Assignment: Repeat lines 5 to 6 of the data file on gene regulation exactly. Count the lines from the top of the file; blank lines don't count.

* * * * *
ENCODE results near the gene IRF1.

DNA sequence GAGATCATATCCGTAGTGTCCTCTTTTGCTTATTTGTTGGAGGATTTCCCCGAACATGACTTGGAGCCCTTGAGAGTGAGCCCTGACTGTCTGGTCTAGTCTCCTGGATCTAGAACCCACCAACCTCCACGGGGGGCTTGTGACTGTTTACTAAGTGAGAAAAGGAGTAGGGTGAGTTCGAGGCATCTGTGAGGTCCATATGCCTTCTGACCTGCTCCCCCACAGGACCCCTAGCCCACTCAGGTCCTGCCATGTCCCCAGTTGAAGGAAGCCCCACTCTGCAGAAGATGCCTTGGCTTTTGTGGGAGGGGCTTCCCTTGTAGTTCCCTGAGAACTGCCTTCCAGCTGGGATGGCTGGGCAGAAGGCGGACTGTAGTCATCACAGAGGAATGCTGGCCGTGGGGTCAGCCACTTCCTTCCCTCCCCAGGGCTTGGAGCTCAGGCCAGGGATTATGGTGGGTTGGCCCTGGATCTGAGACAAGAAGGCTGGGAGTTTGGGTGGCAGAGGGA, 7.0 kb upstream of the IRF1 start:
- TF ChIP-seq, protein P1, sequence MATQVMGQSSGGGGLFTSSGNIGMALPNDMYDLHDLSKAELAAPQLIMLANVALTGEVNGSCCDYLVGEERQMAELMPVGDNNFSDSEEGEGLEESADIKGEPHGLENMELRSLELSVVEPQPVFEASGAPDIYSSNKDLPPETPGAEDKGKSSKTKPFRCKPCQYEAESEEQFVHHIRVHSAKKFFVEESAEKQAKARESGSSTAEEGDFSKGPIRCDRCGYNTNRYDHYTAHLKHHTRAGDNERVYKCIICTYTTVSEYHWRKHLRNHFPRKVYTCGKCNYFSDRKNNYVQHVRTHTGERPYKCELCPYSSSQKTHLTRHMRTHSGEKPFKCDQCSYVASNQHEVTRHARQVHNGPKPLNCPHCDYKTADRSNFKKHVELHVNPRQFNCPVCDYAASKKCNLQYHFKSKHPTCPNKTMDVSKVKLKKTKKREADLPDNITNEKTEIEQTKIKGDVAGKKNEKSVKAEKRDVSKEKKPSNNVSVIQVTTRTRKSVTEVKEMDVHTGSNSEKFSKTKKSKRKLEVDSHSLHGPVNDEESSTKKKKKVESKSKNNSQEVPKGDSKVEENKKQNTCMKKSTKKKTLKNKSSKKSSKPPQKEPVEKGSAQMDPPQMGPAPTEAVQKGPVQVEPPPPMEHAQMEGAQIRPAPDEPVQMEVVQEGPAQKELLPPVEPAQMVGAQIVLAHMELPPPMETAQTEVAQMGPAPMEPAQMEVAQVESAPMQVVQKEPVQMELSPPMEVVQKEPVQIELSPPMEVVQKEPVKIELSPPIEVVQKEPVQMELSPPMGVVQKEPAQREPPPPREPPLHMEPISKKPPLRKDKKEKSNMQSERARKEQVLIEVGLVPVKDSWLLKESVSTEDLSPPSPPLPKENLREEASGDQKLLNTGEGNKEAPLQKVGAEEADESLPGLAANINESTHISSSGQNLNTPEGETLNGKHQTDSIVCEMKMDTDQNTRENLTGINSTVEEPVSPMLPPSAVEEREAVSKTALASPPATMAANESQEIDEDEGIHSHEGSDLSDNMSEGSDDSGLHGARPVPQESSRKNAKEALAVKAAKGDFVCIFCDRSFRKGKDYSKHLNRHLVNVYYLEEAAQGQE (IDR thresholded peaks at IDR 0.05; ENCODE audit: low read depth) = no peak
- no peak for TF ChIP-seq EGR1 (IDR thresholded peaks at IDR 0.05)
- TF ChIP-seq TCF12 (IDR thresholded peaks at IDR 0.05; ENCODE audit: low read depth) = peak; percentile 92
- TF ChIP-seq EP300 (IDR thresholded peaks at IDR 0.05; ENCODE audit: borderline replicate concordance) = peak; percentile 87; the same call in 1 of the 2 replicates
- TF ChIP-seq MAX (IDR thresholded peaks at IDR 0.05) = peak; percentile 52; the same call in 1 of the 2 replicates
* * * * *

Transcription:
- TF ChIP-seq TCF12 (IDR thresholded peaks at IDR 0.05; ENCODE audit: low read depth) = peak; percentile 92
- TF ChIP-seq EP300 (IDR thresholded peaks at IDR 0.05; ENCODE audit: borderline replicate concordance) = peak; percentile 87; the same call in 1 of the 2 replicates